The Storm Enter the Season as Defending Champs. That Doesn’t Mean There Aren’t Questions as the Season Draws Near

The Seattle Storm are the defending champions of the WNBA. The title of “defending champs” fits each team with that title differently. Some defending champs are poised to go for another title. Other defending champs sink back down to normality and won’t defend that title properly. Still others have a multitude of question marks heading into the season following the title.

The Seattle Storm are one of those teams with questions. Many questions, and many different headlines. Those headlines include – and are not limited to – Sue Bird heading into her 17th year, head coach Dan Hughes announcing that he has been diagnosed with cancer and reigning regular season and Finals MVP Breanna Stewart missing the 2019 season with a torn achilles tendon.

That’s a lot of headlines to unpack, and that’s not even including the “unspoken” headline of the pressure that comes with the title of “defending champs.” These headlines go beyond the statline, especially with the last headline mentioned.

Replacing a player on a champion team is hard, let alone that team’s best player and the league’s MVP. That player, Stewart in this case, does so much more for a basketball team than just put the ball in the basket. She changes the whole outlook of the season for the Storm, as now everyone else must step up behind her.

The Storm must find a way to replace her 21.8 points per game, her 8.4 rebounds per game and her overall presence on the court. Stewart is a player that demands respect on the court, and she had been improving through her first 3 years in the league. Not only that, but after last season was over she went on to lead Team USA to a gold medal at the FIBA Women’s Basketball World Cup. Stewart was then named the 2018 USA Basketball Female Athlete of the Year.

Replacing her with one player will be nearly impossible. That is why each and every player on the Storm must step up, from veterans like Sue Bird to youngsters like recently-drafted Ezi Magbegor and Anriel Howard.

One current starter in Jewell Loyd will have lots of responsibility in Stewart’s absence. She started in all 34 games a year ago, averaging 15.5 points per game, good for second on the team. Her minutes per game (29.7) will most likely see an uptick, as she will be relied on heavily to fill the void.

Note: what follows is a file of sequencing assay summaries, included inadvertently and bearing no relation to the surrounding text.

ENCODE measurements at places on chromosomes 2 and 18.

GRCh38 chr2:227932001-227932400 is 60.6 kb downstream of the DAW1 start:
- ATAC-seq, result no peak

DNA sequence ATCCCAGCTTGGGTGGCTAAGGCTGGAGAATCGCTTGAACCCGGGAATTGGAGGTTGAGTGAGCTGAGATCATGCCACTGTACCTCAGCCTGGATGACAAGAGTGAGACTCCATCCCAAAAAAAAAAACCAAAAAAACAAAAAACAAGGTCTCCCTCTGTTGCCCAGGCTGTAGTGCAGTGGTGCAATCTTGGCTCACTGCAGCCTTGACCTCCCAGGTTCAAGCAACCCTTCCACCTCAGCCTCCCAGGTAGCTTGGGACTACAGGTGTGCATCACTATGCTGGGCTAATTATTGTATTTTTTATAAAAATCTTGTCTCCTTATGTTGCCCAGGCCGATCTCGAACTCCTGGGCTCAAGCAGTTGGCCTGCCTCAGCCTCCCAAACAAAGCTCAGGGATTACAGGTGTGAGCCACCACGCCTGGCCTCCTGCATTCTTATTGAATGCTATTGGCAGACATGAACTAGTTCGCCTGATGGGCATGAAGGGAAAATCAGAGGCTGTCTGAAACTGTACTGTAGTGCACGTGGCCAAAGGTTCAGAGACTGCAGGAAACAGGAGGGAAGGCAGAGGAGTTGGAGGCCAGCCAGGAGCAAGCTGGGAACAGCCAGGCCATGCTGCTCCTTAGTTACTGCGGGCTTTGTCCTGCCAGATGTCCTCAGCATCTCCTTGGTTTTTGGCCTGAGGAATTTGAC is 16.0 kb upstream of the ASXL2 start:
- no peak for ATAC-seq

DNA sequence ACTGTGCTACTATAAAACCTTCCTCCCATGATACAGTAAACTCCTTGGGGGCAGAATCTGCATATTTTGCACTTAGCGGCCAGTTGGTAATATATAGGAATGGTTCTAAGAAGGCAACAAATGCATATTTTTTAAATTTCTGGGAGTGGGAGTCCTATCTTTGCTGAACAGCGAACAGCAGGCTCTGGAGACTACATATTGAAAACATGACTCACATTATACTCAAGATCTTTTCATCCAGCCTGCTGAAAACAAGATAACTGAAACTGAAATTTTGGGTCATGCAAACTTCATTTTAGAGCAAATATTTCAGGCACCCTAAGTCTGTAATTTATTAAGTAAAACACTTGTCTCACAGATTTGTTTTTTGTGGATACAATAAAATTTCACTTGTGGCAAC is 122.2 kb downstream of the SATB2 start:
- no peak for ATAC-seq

Some non-starters that will see some more minutes, including some extra starts, are Crystal Langhorne and Kaleena Mosqueda-Lewis. KML started four games and averaged 5.1 points in 13.4 minutes. Langhorne, at 6’2”, will see minutes for her size alone, as her size could be a comforting presence for the Storm. She averaged just 4.6 points per game in just 26 games.

Those are just a few Storm players that could see an increase in opportunity, but all will have to step up to replace Stewart. Not only will the Storm be without her for the year, but they will have the question mark of Hughes and his cancer on their brains.

Hughes and his wife made a video announcement of the news on April 19. There has been no timetable given on his return or his recovery. Per a team release, the “coaching staff is in place and will support should any time be missed for recovery.” Whether he misses a handful of games or months remains to be seen, but the effect on the players has no doubt already taken effect.

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Hughes’ health will take “top priority” to the team. The relationship between a coach and his/her players is one like no other, especially when they win a championship together. After a league-best 26-8 record a season ago, that relationship was cemented as a special one when Seattle captured the WNBA title.

The Storm players will be playing with this one their minds throughout the season, adding a special meaning to the year. A meaning to an already special year, a year of defending a title.

That title defense begins in just under a month. That title defense already has question marks on it. That title defense will test Seattle. The question is, how does Seattle respond? The ultimate defining trait of a champion is dealing with adversity.

Can Seattle weather the storm and defend its title? That answer will come in due time.

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